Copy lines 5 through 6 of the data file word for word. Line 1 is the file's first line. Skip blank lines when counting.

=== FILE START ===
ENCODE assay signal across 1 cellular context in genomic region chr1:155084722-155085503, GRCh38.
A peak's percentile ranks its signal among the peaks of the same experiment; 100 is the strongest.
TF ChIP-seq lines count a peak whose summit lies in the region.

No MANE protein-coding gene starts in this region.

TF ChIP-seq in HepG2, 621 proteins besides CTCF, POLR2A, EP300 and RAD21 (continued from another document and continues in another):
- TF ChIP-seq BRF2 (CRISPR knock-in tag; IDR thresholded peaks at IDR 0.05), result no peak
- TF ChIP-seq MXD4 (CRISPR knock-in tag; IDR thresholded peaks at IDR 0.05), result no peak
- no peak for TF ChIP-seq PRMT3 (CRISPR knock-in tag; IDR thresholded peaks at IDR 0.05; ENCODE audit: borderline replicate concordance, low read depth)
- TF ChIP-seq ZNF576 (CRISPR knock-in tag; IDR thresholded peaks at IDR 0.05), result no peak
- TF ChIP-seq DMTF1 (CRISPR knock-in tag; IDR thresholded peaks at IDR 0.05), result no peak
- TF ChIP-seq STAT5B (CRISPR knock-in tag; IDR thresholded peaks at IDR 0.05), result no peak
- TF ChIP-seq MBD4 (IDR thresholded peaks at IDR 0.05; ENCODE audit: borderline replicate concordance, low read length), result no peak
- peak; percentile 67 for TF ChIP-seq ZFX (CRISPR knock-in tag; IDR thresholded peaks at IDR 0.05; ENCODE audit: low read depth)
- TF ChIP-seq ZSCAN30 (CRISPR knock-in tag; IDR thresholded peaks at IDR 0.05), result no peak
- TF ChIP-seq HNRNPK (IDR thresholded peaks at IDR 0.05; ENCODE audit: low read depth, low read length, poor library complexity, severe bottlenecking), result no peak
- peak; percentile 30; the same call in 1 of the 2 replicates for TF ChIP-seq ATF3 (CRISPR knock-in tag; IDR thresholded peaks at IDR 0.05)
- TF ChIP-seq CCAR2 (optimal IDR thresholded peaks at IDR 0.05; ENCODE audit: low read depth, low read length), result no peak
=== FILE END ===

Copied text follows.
TF ChIP-seq in HepG2, 621 proteins besides CTCF, POLR2A, EP300 and RAD21 (continued from another document and continues in another):
- TF ChIP-seq BRF2 (CRISPR knock-in tag; IDR thresholded peaks at IDR 0.05), result no peak